The first part of the book is dedicated to the complex issue of development and the role tourism can play in its achievement. In the first chapter, Fayos-Solà, Fuentes, and Muñoz Mazón set the stage by examining various development theories and approaches from the last 50 years. It becomes evident that the intensely pro-development policies following the end of World War II and the emergence of the United Nations group of organizations were replaced, beginning in the 1970s, with a surge of institutional theory and practice advocating the market as the almost sole purveyor of prosperity, or, supposedly, development. In this context, it was argued, all tourism needs is a free-market environment to create employment, income, modernization, and economic growth, and these all were equated with development.
A broad agreement exists that tourism is an effective instrument for social and economic development. However, there is no specific theoretical or practical framework of…
A broad agreement exists that tourism is an effective instrument for social and economic development. However, there is no specific theoretical or practical framework of tourism for development to be found. Even the key issues have remained unformulated: concept of development, tourism's contributions to development, and tourism policy and governance for development. This chapter first summarizes the development paradigms held in the last decades (modernization, neoliberalism, dependency, and sustainability) vis-à-vis tourism, and then goes on to consider proposals emanating from New Institutional Economics and the Theory of Social Capital. It concludes with the results of a 2011 enquiry, involving some 60 international experts.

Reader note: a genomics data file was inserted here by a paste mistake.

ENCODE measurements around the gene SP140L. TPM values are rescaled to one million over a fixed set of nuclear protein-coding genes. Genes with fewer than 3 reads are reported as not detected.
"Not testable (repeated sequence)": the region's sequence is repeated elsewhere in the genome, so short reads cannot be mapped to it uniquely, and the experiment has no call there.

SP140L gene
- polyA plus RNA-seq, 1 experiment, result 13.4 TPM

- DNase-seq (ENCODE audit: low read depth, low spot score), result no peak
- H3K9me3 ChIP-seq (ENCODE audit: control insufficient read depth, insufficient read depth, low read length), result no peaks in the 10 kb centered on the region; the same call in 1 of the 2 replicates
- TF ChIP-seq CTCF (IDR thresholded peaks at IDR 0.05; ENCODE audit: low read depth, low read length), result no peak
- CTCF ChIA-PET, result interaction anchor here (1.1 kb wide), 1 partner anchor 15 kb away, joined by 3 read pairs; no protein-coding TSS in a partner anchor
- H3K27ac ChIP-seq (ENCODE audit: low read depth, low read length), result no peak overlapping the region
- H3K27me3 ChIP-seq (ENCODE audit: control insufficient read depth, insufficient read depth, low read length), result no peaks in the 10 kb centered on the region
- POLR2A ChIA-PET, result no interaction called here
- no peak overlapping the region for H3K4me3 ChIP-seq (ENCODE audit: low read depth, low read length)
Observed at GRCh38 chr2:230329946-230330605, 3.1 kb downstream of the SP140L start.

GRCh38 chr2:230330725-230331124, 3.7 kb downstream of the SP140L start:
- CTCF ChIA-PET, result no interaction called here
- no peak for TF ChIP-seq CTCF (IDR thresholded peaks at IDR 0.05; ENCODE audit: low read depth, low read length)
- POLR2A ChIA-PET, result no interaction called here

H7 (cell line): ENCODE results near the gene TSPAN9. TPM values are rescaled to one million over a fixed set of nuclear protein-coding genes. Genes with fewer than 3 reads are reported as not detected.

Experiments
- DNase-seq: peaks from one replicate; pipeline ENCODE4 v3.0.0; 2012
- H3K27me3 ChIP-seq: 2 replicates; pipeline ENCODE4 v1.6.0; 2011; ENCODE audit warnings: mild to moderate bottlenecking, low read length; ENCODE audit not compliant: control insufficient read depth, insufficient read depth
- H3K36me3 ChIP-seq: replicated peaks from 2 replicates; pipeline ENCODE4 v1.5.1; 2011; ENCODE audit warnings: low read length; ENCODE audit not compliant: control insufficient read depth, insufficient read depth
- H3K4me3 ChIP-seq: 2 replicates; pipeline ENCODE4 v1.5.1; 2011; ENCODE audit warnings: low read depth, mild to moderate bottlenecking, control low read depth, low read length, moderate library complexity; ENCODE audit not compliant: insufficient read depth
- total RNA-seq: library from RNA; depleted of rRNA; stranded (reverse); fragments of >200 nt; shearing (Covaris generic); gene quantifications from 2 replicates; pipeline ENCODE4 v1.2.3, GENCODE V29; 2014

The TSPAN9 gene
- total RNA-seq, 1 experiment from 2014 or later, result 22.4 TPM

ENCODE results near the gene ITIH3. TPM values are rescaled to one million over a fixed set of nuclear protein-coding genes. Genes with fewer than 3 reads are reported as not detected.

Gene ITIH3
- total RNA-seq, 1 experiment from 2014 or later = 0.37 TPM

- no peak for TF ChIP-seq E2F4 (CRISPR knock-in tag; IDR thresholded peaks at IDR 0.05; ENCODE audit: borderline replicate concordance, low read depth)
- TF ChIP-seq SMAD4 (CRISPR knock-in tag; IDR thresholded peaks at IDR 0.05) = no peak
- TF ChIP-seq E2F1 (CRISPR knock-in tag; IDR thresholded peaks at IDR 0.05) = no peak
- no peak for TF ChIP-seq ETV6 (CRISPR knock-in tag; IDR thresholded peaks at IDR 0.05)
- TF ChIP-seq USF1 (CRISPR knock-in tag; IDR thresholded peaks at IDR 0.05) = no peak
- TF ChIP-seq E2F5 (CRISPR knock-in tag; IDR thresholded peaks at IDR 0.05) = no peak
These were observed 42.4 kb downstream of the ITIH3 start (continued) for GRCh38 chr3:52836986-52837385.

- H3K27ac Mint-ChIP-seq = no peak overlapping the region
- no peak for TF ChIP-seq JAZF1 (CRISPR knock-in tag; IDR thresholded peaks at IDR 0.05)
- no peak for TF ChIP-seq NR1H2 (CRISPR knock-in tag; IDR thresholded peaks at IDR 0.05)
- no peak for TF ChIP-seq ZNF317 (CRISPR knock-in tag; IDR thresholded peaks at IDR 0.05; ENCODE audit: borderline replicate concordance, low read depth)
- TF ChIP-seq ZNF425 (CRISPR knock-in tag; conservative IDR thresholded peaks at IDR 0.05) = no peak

Destination management is in urgent need of analytical and policy tools, and even more so in the context of tourism for development programs. Understanding both structural…